ORIGINAL FRENCH ARTICLE: Le combat de l’avocat Zhang pour la justice
by Dominique Bari
Translated Friday 18 October 2013, by
Les Confessions de Maître Zhang: l’avocat de la bande des quatre et des dissidents chinois (The Confessions of Master Zhang, Defense Counsel for the “gang of four “and the Chinese dissidents.), Judith Bout, François Bourin pub.
“I’ve lost all my cases, but I’m not a loser for all that. “ A frail, youthful-looking 86-year-old man with a sense of humor, Counsel Zhang Sizhi pleads his own case with his tongue in his cheek, and well he may, for his defeats have been so many stages in the very long march that has been his self-imposed vocation: to contribute to the establishment of an independent judiciary in China.
To this outstanding barrister whose life makes one with the history of law in his country, sinologist Judith Bout has devoted a biography, nourished by the many interviews he gave her. The result is a narrative in the first person that reads like a lively and parallel history of China in the last six decades.
In 1956, Zhang Sizhi was one of the very first barristers in the People’s Republic. A stormy period: the crackdown on rightist revisionists sent him to a re-education camp by manual labor the following year. There he stayed for fifteen years. On his release in 1972, the lawyer’s profession was forbidden, being considered by Mao a bourgeois legacy. It was not until 1979 that Zhang could make his way to the courts, and not for a petty case, far from it, for he was appointed counsel for the gang of four and more precisely for Jiang Qing, the Great Helmsman’s widow.
He remembers in what a double-bind he found himself at the trial, as officially appointed lawyer with strict official injunctions (“the defense counsel shall be forbidden to plead non-guilty”) and a wild client that spat invectives during the sessions. “I do not think we accomplished a heroic mission in accepting to defend them,” Zhang Sizhi says in retrospect. “But I’m sure we succeeded in wresting a place for barristers.”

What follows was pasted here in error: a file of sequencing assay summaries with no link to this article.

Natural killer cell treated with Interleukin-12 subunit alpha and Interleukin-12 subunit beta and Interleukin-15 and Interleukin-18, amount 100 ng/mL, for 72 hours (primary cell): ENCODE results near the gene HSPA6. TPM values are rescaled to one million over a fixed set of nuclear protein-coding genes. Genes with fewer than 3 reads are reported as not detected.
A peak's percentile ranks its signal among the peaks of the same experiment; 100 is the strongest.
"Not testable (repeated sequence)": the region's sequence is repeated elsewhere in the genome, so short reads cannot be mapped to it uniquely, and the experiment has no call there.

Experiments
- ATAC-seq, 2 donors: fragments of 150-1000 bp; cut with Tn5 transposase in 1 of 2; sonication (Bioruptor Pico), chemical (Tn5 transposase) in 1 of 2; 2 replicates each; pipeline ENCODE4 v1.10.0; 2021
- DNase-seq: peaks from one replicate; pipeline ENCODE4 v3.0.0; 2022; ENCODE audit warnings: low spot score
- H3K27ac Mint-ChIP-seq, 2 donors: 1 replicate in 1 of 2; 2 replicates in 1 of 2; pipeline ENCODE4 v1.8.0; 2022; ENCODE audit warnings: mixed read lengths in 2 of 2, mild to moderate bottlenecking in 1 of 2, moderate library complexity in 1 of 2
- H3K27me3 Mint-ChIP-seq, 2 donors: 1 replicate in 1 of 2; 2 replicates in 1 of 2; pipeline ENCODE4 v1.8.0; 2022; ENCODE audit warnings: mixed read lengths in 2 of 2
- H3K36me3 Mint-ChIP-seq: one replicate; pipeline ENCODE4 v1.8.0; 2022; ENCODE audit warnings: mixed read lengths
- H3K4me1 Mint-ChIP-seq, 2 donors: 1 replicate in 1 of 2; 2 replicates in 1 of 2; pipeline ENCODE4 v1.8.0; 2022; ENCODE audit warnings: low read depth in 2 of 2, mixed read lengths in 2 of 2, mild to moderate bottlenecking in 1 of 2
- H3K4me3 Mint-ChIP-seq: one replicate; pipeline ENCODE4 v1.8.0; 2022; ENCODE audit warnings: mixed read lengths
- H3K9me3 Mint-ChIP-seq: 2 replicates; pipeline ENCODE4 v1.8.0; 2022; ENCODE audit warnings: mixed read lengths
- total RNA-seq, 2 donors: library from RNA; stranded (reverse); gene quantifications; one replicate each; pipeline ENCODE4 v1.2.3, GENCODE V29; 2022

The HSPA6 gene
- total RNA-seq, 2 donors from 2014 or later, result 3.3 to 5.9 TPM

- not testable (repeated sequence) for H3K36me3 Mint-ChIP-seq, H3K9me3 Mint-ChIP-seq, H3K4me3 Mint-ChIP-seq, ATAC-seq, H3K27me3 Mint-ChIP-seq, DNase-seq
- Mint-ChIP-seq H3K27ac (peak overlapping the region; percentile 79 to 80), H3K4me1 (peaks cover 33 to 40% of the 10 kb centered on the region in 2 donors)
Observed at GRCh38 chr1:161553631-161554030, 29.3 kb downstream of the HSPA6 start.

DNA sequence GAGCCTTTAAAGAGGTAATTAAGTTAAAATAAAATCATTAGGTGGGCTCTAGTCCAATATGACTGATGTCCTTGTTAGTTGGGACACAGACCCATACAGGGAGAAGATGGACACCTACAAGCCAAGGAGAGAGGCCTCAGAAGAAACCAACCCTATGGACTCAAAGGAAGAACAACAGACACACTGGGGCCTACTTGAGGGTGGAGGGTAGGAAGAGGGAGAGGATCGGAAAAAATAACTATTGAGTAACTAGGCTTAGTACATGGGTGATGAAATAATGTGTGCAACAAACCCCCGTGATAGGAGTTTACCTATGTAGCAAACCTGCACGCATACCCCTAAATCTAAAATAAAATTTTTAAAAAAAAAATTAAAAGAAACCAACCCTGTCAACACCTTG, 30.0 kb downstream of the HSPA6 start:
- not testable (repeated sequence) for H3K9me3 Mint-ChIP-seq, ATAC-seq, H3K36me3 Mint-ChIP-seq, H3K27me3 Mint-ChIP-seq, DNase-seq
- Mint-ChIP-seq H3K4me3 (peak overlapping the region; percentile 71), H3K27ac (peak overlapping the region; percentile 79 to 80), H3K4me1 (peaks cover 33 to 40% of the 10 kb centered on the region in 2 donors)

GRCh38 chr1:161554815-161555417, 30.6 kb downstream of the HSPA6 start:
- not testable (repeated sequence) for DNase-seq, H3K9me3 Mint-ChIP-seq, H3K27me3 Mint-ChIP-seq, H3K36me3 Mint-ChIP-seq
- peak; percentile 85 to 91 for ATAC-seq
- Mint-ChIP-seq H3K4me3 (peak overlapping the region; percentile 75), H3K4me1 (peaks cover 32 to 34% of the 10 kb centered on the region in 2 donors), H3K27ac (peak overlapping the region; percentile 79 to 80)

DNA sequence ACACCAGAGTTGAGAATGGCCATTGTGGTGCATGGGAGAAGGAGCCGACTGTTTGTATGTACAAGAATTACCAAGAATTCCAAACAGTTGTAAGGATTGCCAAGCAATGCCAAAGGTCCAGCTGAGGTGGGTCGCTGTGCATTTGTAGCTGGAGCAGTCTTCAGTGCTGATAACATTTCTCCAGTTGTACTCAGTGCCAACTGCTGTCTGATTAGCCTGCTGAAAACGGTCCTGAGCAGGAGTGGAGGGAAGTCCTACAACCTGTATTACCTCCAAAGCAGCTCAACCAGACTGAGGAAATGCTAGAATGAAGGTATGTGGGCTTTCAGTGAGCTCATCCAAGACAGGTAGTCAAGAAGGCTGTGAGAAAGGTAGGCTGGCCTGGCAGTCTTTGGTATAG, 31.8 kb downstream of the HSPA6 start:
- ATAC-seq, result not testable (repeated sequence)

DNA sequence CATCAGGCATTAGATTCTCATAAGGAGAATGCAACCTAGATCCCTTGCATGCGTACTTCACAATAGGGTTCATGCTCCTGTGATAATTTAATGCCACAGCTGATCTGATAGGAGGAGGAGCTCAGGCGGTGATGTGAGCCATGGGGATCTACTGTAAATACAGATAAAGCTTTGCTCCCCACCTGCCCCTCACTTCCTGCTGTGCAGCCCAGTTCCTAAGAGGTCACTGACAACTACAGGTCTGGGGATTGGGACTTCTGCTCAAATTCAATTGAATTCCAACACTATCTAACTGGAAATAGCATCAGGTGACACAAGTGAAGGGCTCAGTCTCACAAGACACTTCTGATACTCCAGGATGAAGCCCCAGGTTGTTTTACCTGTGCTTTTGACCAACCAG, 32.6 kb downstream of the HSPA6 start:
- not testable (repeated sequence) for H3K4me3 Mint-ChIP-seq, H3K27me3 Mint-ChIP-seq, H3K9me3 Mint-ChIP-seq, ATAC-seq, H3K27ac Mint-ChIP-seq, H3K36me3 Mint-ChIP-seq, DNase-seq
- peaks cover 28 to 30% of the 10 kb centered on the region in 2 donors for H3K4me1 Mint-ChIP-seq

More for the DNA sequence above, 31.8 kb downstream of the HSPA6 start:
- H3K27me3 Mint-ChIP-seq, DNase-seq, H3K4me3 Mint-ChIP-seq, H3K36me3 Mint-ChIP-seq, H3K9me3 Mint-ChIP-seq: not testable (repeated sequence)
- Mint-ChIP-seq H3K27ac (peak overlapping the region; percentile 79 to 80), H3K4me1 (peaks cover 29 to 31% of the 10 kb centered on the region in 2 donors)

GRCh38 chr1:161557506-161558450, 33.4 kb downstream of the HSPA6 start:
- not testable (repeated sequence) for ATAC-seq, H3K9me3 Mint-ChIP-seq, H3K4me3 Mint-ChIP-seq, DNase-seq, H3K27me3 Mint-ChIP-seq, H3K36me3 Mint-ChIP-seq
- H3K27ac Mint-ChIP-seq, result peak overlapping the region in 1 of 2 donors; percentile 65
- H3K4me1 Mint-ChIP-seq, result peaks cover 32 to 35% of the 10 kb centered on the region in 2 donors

He was to fill this place himself in many trials. In 1991 he defended sociologist Wang Juntao, who was charged with being one of the instigators of the 1989 movement, then Bao Tong, Zhao Ziyang’s right-hand man (Zhao was evicted from his post as general secretary of the Chinese Communist Party in 1989). Zhang does not mince his words: “Bao Tong was arrested for divulging state secrets, but in fact he was a victim to the hatred of Li Peng who was then China’s prime minister and in favor of sending the army to Beijing.” A few months later, as he had just refused the title of exemplary member of his CCP cell (he is still/remained a member of the party), he accepted to defend dissident Wei Jingsheng in 1995. Zhang unfolds the political processes at work in those trials, all of which ended in inexorable defeat, but were nevertheless small victories.
During a stop in Paris the day after the verdict fell on Bo Xilai, Zhang praised “the judges’ conduct as being truly outstanding” for they gave Bo Xilai and his defense counsels the opportunity to speak. Even if the trial remained “under strict control”, its impact on Chinese public opinion “raised its level of understanding of the law and stimulated an unprecedented demand for justice.” More generally,” Zhang concludes, “the judiciary is now more professional. The next stage will consist in forcing politics out of the courts, which will guarantee the independence of justice. This victory will be long in coming, but there will come a day when barristers more brilliant and more competent than I am will eventually win.”
They will no doubt remember Counsel Zhang’s ironical barb at a judge: “Since in your eyes a barrister poses in court just for show, allow me at least to hand out a few roses: roses crown prickly bushes, and that is why they make beautiful bouquets.”